Adams collaborated with his cousin, revolutionary leader Samuel Adams, but he established his own prominence prior to the American Revolution. After the Boston Massacre, he provided a successful (though unpopular) legal defense of the accused British soldiers, in the face of severe local anti-British sentiment and driven by his devotion to the right to counsel and the "protect of innocence." Adams was a delegate from Massachusetts to the Continental Congress, where he played a leading role in persuading Congress to declare independence. He assisted Thomas Jefferson in drafting the Declaration of Independence in 1776, and was its foremost advocate in the Congress. As a diplomat in Europe, he helped negotiate the eventual peace treaty with Great Britain, and acquired vital governmental loans from Amsterdam bankers. Adams was the primary author of the Massachusetts Constitution in 1780. This influenced the development of America's own constitution, as did his earlier Thoughts on Government (1776).
Adams's credentials as a revolutionary secured for him two terms as President George Washington's vice president (1789 to 1797) and also his own election in 1796 as the second president. In his single term as president, he encountered fierce criticism from the Jeffersonian Republicans, as well as the dominant faction in his own Federalist Party, led by his rival Alexander Hamilton. Adams signed the controversial Alien and Sedition Acts, and built up the army and navy in the face of an undeclared naval "Quasi-War" with France. The major accomplishment of his presidency was a peaceful resolution of the conflict in the face of Hamilton's opposition. Due to his strong posture on defense, Adams is "often called the father of the American Navy." He was the first U.S. president to reside in the executive mansion, now known as the White House. He never owned slaves, and was a moderate on the issue.
In 1800, Adams lost re-election to Thomas Jefferson and retired to Massachusetts. He eventually resumed his friendship with Jefferson upon the latter's own retirement by initiating a correspondence which lasted 14 years. He and his wife established a family of politicians, diplomats, and historians now referred to as the Adams political family. Adams was the father of John Quincy Adams, the sixth president of the United States. He died on the 50th anniversary of the adoption of the Declaration of Independence, and the same day as Jefferson. Modern historians in the aggregate have favorably ranked his administration.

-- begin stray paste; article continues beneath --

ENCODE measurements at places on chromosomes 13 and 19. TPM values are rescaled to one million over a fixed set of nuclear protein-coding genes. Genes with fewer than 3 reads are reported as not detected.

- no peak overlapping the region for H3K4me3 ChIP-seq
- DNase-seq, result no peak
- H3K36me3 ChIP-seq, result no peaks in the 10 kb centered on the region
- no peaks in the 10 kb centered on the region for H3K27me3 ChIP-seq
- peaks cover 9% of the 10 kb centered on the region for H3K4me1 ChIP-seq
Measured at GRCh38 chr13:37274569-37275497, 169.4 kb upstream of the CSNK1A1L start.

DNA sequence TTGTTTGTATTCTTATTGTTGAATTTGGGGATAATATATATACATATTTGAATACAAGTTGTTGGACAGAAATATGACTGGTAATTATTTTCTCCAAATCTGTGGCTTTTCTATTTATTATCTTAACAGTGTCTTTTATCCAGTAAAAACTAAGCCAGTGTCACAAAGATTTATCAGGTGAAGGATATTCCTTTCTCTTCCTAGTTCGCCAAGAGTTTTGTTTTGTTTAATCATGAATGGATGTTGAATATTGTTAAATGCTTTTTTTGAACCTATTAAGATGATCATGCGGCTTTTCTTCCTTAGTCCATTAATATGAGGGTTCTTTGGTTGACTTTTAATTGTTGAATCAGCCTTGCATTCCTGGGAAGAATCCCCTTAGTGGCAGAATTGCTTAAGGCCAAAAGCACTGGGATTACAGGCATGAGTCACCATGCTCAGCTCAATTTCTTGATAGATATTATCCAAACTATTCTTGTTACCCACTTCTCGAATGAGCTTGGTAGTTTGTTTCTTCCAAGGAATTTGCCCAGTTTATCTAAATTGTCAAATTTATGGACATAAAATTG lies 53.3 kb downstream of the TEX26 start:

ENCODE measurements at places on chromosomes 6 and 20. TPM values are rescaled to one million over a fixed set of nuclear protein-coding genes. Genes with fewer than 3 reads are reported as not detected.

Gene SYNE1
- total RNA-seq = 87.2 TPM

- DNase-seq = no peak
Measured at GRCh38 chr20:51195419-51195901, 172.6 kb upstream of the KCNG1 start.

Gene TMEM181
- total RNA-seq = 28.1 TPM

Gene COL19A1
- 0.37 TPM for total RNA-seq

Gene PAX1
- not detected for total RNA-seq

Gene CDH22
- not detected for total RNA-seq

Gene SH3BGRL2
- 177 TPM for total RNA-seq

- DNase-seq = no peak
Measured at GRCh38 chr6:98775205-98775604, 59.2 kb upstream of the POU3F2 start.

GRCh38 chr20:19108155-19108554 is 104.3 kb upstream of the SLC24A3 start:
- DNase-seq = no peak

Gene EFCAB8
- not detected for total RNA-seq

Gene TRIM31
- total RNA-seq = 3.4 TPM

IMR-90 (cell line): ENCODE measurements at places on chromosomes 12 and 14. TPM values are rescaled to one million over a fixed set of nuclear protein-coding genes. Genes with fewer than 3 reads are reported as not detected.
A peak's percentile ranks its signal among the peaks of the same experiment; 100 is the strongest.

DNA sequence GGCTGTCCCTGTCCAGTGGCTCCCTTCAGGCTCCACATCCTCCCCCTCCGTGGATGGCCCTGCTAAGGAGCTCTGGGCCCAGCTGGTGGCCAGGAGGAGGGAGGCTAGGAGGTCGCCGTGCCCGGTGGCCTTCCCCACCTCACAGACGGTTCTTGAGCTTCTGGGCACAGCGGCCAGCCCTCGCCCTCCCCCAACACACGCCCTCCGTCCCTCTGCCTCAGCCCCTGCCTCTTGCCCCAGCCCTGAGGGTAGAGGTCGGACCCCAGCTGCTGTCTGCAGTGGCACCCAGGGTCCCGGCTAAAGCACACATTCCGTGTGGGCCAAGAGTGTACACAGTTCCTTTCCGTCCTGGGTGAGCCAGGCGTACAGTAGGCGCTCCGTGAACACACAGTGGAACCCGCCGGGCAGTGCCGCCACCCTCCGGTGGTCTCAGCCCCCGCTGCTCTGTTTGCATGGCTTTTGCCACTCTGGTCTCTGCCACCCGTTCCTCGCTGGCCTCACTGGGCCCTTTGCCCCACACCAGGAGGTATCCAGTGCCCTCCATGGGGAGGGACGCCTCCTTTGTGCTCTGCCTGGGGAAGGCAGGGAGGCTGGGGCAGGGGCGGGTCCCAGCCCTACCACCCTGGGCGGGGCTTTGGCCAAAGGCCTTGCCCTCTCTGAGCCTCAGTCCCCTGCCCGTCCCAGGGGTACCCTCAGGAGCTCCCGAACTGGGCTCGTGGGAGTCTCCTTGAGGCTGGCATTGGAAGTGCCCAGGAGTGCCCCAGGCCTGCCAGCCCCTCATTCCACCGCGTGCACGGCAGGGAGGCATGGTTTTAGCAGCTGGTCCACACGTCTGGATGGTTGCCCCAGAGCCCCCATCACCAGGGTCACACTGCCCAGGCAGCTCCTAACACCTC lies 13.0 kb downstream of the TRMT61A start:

John Adams was born on October 30, 1735 (October 19, 1735 Old Style, Julian calendar) to John Adams Sr. (1691–1761) and Susanna Boylston (1708–1797). He had two younger brothers, Peter and Elihu. Adams's birthplace was then in Braintree, Massachusetts (now Quincy, Massachusetts), and is preserved at Adams National Historical Park. Adams's mother was from a leading medical family of present-day Brookline, Massachusetts. His father was a deacon in the Congregational Church, a farmer, a cordwainer, and a lieutenant in the militia. His great-grandfather, Henry Adams, emigrated to Massachusetts from Braintree, Essex, England around 1638. John Sr. also served as a selectman (town councilman) and supervised the building of schools and roads. Adams often praised his father and recalled their close relationship.
Though raised in modest surroundings, Adams felt an acute responsibility to live up to his family's heritage of reverence. He was a direct descendant of Puritans who came to the American wilderness in the 1630s, established a colonial presence in America, and profoundly affected the culture, laws, and traditions of their region. Journalist Richard Brookhiser wrote that Adams's Puritan ancestors "believed they lived in the Bible. England under the Stuarts was Egypt; they were Israel fleeing ... to establish a refuge for godliness, a city upon a hill." By the time of John Adams's birth in 1735, Puritan tenets such as predestination were no longer as widely accepted, and many of their stricter practices had moderated with time, but Adams "considered them bearers of freedom, a cause that still had a holy urgency." It was a value system which he believed in and wished to live up to. Adams emphatically recalled that his parents "held every Species of Libertinage in... Contempt and horror," and portrayed "pictures of disgrace, or baseness and of Ruin" from any debauchery.